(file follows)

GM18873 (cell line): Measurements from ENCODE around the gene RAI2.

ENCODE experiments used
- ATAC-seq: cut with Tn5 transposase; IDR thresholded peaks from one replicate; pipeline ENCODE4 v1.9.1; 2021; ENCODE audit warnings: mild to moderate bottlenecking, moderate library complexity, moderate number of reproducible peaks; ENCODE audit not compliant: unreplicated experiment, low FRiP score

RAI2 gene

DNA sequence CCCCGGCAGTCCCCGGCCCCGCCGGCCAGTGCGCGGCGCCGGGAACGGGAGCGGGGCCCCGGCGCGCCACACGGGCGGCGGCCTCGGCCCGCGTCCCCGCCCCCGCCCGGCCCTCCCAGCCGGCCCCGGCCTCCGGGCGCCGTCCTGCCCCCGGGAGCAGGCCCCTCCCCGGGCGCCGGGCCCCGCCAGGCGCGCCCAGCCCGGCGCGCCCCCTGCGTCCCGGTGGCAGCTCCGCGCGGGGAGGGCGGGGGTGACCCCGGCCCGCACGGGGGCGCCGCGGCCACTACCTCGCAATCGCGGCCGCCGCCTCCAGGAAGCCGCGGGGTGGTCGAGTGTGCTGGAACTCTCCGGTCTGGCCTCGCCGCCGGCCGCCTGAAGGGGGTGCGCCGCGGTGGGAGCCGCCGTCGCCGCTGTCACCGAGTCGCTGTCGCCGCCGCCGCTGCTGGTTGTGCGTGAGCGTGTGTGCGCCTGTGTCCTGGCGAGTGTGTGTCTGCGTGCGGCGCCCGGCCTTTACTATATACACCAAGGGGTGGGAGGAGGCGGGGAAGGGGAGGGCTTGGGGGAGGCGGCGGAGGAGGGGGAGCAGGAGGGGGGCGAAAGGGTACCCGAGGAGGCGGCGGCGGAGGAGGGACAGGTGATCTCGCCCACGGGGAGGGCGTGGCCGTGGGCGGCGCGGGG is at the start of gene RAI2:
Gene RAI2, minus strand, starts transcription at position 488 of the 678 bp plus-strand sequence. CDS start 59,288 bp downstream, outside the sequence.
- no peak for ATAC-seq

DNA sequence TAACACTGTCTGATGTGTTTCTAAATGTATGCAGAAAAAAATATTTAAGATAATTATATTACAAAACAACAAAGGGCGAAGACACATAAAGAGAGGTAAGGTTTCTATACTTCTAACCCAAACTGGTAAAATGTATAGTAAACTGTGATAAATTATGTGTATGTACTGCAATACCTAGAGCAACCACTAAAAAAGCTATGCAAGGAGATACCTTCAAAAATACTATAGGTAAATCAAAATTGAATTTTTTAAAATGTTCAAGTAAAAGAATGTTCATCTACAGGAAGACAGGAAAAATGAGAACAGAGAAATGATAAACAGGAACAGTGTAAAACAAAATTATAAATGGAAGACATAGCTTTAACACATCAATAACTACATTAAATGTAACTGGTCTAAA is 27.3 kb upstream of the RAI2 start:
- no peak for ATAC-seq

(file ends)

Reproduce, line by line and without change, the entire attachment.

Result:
GM18873 (cell line): Measurements from ENCODE around the gene RAI2.

ENCODE experiments used
- ATAC-seq: cut with Tn5 transposase; IDR thresholded peaks from one replicate; pipeline ENCODE4 v1.9.1; 2021; ENCODE audit warnings: mild to moderate bottlenecking, moderate library complexity, moderate number of reproducible peaks; ENCODE audit not compliant: unreplicated experiment, low FRiP score

RAI2 gene

DNA sequence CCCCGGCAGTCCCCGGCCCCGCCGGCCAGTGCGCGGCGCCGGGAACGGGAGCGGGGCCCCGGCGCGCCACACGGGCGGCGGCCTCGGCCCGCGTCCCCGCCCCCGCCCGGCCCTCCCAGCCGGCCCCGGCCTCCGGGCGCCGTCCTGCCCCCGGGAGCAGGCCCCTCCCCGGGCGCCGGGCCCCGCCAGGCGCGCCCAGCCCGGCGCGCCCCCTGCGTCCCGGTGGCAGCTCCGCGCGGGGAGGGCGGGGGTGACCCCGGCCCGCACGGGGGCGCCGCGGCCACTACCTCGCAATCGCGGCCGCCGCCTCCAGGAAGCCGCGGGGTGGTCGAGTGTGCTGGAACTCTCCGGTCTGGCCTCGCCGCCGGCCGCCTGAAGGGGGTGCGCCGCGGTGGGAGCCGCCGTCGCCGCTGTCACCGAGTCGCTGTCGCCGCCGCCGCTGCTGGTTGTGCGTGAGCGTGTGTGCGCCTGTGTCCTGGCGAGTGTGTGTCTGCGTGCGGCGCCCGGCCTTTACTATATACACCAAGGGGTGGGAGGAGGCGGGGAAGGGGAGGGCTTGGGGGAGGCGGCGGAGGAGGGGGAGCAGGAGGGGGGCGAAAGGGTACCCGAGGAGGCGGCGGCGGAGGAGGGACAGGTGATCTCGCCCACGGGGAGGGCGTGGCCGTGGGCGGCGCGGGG is at the start of gene RAI2:
Gene RAI2, minus strand, starts transcription at position 488 of the 678 bp plus-strand sequence. CDS start 59,288 bp downstream, outside the sequence.
- no peak for ATAC-seq

DNA sequence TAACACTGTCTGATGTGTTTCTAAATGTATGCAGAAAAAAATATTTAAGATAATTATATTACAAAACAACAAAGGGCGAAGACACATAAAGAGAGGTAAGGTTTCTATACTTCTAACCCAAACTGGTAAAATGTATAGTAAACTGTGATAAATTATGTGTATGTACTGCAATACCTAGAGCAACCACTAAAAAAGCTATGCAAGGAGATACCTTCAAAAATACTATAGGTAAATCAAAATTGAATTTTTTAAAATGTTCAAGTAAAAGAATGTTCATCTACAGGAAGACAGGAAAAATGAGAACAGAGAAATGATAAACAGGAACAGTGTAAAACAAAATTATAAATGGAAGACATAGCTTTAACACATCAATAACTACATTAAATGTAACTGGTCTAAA is 27.3 kb upstream of the RAI2 start:
- no peak for ATAC-seq